Last meeting of the first half of the season tonight — 7:30 as usual
UPDATE: 23 November
If you have arrived here having read the report in the Salisbury Journal, welcome. Our next meeting – the last this year – is on Monday 27th and you would be very welcome to come. £3 for non-members.
The last meeting was a members’ evening where each will present and play a piece which they particularly like and want to share with others. A wide variety of pieces were performed:
- it was probably the first time in some years we had heard Wolf-Ferrari and in this case it was the last 2 movements from the Jewels of Madonna
- Mozart followed with a rare outing of Varrei Spiegarvi o Dio, an aria interopolated into another, now lost opera.
- we do not often hear the bassoon as a solo instrument but a piece by Weber – andante and Hungarian rondo showed the instrument off well. It can sound strained in the higher registers but the soloist managed to avoid this
- back to Mozart and a movement from a quintet K593 he composed around a year before he died
- Alec Roth has almost certainly never been played before and is a composer with a slight Salisbury connection. We heard an excerpt from string quintet #2
- this was followed by some Schubert songs – always a favourite
- Bach and two cantatas from his time in Leipzig – BWV 8 and 95
- there was then a mystery piece and this defeated the audience. It was part of Symphony #4 by the Polish composer Schmidt-Kowalski and several were impressed by this extract.
- the penultimate piece was a Chopin ballade and to finish
- .. Mendelssohn’s Scherzo from the Midsummer Nights Dream, but played on two pianos
A very diverse programme with no clear theme except that they were pieces loved by the members.
Finishing the Unfinished
It is well-known that Franz Schubert did not finish his eighth symphony, Number 8 in D Minor. What is less well-known that there was a competition launched in 1928 inviting composers to compose the final movements from the surviving notes. The competition was proposed by the British arm of the Columbia Phonograph company after the bankruptcy of the American parent. 1927 was the centenary of Beethoven’s death and the company released electrical copies of all nine symphonies which were a commercial success. What to do next? Well 1928 was the centenary of Schubert’s death and so a competition to complete the Unfinished was proposed. A prize of over £100,000 in today’s money was to be awarded.
Cue outrage from the musical world and cries of ‘sacrilege’. The original theme of the competition was dropped and in its place a competition for new works where composers were required to:
[provide] compositions, apart from faultless formal structure, must be marked by the predominance of a vigorous melodic content, and the number of instruments employed must not substantially exceed the measure established by the classical orchestras of time.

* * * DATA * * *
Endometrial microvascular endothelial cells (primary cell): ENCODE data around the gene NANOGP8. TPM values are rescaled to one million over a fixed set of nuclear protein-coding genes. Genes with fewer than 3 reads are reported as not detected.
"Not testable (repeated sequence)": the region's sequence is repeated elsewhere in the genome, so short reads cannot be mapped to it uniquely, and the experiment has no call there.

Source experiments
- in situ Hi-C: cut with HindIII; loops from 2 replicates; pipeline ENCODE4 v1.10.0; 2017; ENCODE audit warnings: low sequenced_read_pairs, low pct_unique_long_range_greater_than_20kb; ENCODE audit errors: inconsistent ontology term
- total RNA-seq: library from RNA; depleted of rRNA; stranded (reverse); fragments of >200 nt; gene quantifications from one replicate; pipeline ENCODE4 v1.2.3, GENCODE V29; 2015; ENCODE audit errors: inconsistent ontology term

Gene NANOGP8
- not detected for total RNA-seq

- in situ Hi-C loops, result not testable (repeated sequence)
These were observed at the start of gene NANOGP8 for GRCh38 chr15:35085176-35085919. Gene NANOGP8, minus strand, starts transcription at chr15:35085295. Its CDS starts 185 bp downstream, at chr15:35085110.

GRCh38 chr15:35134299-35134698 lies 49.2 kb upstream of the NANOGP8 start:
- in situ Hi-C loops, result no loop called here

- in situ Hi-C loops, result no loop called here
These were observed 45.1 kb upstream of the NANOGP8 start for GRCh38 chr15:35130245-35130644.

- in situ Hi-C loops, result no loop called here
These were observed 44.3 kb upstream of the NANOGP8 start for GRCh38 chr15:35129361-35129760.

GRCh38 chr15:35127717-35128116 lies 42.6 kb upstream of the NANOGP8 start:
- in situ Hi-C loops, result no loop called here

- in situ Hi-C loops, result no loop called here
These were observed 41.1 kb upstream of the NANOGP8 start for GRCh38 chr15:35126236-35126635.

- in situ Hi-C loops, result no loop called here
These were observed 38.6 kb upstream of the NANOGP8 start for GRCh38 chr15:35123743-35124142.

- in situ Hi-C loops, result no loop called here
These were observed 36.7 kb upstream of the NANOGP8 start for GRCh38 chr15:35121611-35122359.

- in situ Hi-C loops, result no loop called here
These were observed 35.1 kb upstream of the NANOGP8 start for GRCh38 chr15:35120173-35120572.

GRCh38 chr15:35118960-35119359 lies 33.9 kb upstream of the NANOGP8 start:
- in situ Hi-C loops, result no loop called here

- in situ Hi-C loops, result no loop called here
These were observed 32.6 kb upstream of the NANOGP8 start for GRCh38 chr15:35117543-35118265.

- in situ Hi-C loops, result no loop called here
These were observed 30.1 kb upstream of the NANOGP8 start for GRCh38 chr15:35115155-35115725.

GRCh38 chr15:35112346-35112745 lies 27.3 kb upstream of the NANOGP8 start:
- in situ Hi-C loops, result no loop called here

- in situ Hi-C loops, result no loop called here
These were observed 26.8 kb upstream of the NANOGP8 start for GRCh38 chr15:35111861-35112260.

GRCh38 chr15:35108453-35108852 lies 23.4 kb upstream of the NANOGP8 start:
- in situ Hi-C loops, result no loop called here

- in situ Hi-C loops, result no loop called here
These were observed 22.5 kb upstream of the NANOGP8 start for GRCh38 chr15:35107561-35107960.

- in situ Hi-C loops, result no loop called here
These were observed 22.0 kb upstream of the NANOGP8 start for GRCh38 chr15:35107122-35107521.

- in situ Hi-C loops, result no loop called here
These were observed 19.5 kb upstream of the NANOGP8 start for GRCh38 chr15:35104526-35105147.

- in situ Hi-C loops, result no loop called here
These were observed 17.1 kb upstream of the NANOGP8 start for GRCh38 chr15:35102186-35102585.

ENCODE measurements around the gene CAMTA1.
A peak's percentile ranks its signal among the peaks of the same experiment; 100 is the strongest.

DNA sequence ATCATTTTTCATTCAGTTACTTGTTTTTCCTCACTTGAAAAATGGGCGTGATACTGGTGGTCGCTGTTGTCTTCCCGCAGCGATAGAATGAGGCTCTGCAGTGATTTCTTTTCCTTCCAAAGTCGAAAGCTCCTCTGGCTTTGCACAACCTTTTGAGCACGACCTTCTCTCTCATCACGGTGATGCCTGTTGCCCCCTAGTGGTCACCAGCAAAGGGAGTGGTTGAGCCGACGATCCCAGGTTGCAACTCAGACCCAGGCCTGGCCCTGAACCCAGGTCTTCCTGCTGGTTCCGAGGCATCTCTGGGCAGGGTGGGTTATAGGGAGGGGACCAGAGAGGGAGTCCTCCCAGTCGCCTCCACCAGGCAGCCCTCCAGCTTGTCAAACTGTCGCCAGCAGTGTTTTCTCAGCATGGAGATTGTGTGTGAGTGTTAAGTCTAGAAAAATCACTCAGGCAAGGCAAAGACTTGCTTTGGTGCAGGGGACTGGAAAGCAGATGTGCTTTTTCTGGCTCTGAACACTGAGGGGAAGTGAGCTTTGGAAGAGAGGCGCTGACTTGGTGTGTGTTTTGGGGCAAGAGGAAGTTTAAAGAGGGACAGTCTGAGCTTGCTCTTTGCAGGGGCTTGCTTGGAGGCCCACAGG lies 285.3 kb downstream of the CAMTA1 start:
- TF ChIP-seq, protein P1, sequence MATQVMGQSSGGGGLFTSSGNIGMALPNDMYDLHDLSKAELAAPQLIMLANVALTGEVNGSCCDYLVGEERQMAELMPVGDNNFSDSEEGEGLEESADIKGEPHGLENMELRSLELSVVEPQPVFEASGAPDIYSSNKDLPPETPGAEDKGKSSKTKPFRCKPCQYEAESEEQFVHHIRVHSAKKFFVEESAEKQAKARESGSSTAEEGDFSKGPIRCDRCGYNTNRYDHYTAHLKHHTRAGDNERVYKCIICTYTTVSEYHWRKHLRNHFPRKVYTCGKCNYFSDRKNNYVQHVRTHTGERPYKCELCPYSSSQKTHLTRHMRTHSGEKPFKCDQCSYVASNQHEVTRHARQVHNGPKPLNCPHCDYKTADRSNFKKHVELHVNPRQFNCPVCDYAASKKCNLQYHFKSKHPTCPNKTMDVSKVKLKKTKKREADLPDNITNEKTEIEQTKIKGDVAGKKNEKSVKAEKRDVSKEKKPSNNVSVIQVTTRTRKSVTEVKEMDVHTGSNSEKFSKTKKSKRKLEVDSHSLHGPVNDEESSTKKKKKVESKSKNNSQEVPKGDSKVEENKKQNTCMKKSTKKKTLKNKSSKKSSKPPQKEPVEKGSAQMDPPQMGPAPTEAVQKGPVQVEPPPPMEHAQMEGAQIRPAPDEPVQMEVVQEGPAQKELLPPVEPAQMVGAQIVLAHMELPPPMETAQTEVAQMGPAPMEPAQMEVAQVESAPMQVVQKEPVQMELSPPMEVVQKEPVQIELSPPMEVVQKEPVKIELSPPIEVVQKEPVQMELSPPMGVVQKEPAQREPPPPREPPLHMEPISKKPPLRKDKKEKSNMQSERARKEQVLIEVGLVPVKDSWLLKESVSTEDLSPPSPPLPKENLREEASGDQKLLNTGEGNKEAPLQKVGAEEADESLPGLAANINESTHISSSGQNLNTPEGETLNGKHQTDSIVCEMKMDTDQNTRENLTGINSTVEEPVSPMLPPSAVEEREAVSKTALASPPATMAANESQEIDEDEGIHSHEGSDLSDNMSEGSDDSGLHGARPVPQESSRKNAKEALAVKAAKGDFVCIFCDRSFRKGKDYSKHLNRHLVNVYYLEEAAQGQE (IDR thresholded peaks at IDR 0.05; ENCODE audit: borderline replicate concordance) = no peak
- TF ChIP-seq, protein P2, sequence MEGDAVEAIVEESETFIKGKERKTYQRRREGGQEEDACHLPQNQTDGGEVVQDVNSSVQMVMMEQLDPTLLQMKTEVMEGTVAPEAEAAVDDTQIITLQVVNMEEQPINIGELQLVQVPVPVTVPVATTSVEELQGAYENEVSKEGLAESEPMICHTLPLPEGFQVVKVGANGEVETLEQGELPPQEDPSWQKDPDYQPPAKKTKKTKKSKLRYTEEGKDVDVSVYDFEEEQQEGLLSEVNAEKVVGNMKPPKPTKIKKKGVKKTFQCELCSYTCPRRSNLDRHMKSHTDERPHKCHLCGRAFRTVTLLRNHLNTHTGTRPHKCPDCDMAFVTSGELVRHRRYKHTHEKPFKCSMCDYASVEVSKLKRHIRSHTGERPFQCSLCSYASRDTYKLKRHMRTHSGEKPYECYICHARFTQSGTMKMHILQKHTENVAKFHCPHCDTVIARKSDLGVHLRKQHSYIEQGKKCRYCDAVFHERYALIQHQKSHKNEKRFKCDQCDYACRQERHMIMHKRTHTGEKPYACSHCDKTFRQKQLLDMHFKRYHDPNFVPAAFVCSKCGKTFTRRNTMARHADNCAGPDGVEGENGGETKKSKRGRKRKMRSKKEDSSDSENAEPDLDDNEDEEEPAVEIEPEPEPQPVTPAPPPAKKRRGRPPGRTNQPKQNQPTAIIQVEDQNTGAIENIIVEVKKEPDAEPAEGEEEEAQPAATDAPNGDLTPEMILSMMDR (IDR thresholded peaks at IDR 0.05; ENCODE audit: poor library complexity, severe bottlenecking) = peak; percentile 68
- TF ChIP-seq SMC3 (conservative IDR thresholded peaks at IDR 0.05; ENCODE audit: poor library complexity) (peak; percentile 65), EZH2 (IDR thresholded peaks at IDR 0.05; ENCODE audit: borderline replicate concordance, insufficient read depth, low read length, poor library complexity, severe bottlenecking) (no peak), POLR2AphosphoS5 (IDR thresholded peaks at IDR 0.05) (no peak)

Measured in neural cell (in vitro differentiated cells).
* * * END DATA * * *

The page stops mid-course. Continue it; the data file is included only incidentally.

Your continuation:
Last night’s presentation about this subject was by Robin Lim who had clearly done a deal of research to unearth the background and to find some of the music composed for this competition.
The first piece was by Felix Weingartner and was his Symphony No 6 from which we heard the allegro. This incorporated some of the known fragments but could not be considered for the competition as he was invited to sit on the judging panel.
Next we heard two movements in symphonic form by Frank Merrick from Bristol, best known in his day as a pianist.
After that was a piece called Pax Vobiscum by john St Anthony Johnson born circa 1874 and about whom little is known.
Finally before the break we heard the 3rd movement from Hans Gal’s Symphony No 1. Gal lived in Edinburgh and was interned as an enemy alien during WWII.
The evening ended by listening to some of the prize winners. The judging panel was extraordinary and included Ravel, Respighi, de Falla, Szymanowski and Thomas Beecham. Third prize went to a piece by Czeslaw Marek (who’s music we have heard in an earlier evening of the Society). We heard an extract from his symphonia. This is a composer who we should hear more of as he only rarely appears on concert programmes.
Second prize went to Franz Schmidt and we heard the scherzo from his 3rd Symphony. This composer does still sometimes still feature in concert programmes – indeed he was performed in the 2015 Proms – but is not well known.
The winner? This was by the composer Kurt Atterberg and we heard the finale to his 6th Symphony.
The story did not end there though. Ernest Newman writing in the Sunday Times that;
Atterberg may have looked down the list of judges and slyly made up his mind that he would put ins a bit of something that would appeal to each of them in turn – a bit of Scheherazade for the Russian Glazunov, a bit of Cockaigne for Mr Tovey, a bit of the New World Symphony for Mr Damrosch, and bit of Petrushka for the modernist Alfan and bit of Granados for Salazar … but I wonder if there may not be another explanation … Atterberg is not merely a composer. He is a musical critic … suppose he looked round with a cynical smile that was all the world knows all critics wear and decided to pull the world’s leg?
The story was picked up by other newspapers and stories with headlines such as “£2000 Symphony hoax” and “Joke of Swedish Composer” soon appeared. Columbia sought to recoup the prize money but it was too late — Atterberg had spent it on a new Ford car.
A fascinating insight into a period of musical history which has been all but forgotten.
I am grateful for the notes provided by Robin Lim in writing this piece.
Next meeting 16 October
NB the programme says 4 October which is incorrect – it is tonight 2nd.